Next came the harpsichord, the spinet, and the virginal.* These, especially the harpsichord, became the principal keyboard instruments during the 16th and 17th centuries. The new mechanism of the harpsichord was revolutionary. The History of Musical Instruments describes it: “The strings were plucked by quills instead of touched by tangents as in clavichords. On the rear end of each key stood a jack, that is, a small upright piece of wood, from which projected a small quill or a leather tongue. . . . When the key was pressed the jack jumped up, making the quill pluck the string, and then, owing to a springing device, fell back without plucking the string again.”
This new mechanism gave the harpsichord its distinctive sound. One former concert pianist described the harpsichord sound, as distinct from the modern piano, this way: “It has a thin, metallic sound, and the notes are not sustained.”
The design of the harpsichord varied a great deal over the years. Earlier ones had a single keyboard and only one string for each key. Later, more elaborate models had two keyboards, multiple strings for each key, and other devices for changing the tone. Great composers of the day, such as Johann Sebastian Bach (1685-1750) and Domenico Scarlatti (1685-1757), took full advantage of the tone and technical abilities of the harpsichord and contributed a wealth of music, much of which has survived down to our day.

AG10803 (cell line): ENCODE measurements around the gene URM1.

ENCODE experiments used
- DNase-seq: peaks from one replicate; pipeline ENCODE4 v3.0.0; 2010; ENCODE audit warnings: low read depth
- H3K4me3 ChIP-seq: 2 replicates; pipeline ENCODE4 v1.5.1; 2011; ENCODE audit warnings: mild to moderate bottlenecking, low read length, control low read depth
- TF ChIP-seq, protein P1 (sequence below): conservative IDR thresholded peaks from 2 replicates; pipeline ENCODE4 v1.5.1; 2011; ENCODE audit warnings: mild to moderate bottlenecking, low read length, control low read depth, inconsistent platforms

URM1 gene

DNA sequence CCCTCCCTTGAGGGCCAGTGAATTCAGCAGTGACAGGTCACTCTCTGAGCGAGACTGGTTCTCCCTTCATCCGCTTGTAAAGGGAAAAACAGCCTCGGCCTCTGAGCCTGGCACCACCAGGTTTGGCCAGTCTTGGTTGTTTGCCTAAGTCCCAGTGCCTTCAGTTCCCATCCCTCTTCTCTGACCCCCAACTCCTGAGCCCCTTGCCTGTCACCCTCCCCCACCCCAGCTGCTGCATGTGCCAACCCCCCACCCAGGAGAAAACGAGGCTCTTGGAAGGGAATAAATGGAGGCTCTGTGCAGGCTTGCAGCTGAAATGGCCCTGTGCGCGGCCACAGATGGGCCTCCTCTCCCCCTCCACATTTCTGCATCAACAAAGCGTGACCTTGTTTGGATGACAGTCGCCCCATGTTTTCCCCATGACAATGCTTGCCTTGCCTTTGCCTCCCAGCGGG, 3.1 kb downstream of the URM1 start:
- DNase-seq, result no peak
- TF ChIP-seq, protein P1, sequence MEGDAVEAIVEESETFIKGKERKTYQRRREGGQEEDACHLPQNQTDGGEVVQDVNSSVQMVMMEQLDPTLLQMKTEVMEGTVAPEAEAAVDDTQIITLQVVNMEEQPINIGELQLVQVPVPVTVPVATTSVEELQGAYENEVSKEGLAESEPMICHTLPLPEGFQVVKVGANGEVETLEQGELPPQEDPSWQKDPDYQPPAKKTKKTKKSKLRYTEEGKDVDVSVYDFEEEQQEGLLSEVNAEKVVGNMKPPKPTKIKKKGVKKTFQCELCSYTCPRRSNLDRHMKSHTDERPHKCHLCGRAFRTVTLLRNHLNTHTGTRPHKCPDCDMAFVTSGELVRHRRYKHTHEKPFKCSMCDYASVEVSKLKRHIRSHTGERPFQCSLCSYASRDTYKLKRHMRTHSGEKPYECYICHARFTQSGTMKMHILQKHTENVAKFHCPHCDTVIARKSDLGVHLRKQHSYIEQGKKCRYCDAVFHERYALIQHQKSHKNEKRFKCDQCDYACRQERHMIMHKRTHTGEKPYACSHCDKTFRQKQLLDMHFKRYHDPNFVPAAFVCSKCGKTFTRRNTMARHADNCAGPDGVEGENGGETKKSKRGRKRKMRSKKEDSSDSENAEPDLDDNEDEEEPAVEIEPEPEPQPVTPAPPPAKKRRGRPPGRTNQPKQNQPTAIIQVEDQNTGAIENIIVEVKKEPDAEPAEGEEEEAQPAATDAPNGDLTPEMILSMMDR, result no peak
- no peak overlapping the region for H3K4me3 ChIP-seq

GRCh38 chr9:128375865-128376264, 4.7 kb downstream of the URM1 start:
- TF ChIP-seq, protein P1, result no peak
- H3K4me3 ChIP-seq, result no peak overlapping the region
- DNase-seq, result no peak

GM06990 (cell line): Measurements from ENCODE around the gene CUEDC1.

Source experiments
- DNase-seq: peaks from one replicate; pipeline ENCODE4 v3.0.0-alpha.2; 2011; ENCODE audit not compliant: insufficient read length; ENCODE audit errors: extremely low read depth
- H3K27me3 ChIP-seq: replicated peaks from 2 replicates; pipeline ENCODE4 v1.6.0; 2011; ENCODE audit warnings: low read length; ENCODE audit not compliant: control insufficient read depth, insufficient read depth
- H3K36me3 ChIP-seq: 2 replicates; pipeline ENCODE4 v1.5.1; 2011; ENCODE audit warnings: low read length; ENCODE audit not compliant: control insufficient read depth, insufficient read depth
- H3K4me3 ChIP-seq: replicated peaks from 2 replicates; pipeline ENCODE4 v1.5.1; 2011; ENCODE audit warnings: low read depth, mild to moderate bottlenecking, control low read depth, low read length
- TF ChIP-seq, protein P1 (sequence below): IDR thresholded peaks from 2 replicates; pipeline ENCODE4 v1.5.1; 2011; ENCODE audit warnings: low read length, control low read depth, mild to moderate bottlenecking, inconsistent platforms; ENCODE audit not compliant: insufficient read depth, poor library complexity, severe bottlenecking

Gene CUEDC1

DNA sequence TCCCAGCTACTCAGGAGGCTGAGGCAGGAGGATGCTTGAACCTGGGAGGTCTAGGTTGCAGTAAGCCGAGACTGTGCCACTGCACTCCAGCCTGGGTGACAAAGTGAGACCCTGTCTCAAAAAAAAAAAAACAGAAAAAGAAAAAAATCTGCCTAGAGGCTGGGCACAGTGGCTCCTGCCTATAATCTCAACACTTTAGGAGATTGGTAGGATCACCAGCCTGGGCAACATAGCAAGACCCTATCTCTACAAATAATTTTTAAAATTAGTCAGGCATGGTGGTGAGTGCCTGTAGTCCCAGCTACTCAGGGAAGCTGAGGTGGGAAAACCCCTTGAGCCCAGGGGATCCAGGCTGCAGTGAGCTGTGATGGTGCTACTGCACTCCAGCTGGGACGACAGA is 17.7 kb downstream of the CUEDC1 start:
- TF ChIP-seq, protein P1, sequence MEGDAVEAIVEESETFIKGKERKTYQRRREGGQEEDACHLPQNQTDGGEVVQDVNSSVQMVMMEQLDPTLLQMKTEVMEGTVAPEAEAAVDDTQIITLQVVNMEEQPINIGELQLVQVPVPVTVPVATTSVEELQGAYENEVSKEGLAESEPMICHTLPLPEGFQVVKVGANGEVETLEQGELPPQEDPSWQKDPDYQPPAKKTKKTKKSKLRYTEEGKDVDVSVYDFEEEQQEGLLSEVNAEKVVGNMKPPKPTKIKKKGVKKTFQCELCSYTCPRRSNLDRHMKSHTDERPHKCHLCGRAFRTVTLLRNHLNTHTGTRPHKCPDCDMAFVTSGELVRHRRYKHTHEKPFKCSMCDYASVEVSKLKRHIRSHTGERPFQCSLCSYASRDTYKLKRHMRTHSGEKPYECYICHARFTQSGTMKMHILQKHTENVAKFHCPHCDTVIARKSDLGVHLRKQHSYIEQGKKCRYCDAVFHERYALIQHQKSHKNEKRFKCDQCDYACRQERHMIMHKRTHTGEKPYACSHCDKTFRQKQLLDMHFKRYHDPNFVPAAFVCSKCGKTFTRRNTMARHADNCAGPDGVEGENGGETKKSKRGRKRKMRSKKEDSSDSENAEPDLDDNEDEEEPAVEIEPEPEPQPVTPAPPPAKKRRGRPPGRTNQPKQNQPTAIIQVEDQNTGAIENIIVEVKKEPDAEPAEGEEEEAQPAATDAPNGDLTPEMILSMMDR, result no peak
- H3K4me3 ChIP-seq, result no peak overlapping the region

Accordions were developed in the 19th century, and the piano accordion became especially popular in the 20th century. It is a combination of a keyboard and a wind instrument, since it has bellows that force air through reeds that vibrate. The modern accordion has up to 140 basses actuated by seven rows of buttons and a keyboard compass ranging from two to four octaves.
The Electronic Age
The 20th century introduced the age of electronic keyboards. The oldest of these was the telharmonium, developed in 1906 by Thaddeus Cahill. Electric organs appeared in the 1930’s and were soon followed by electric harpsichords and electric pianos. In stark contrast with the mechanism of the hydraulus, when a key is depressed on an electric organ, an electronic signal produces a note, which is modified and amplified.
One of the most popular electronic keyboards today is the synthesizer, which began to be developed in the 1940’s and has become the basic instrument favored by most modern bands and groups. When a key on the synthesizer is pressed down, literally any sound imaginable can be heard—from a barking dog to a symphony orchestra.
Not surprisingly, the computer is also playing a prominent role in modern music. Today’s synthesizers often contain a computer, or a computer can be used as a sound generator and thus as a musical instrument in its own right. Although a musical keyboard is often used as a computer controller, today’s musician also has the choice of programming his computer with a mouse or a standard computer keyboard. “Today almost every recording studio has an abundance of computer-related equipment. The music is digitally saved on to a hard disk and then edited on a mixing desk using sophisticated software before the final version is mastered on to digital audio tape.”—The Encyclopedia of Music.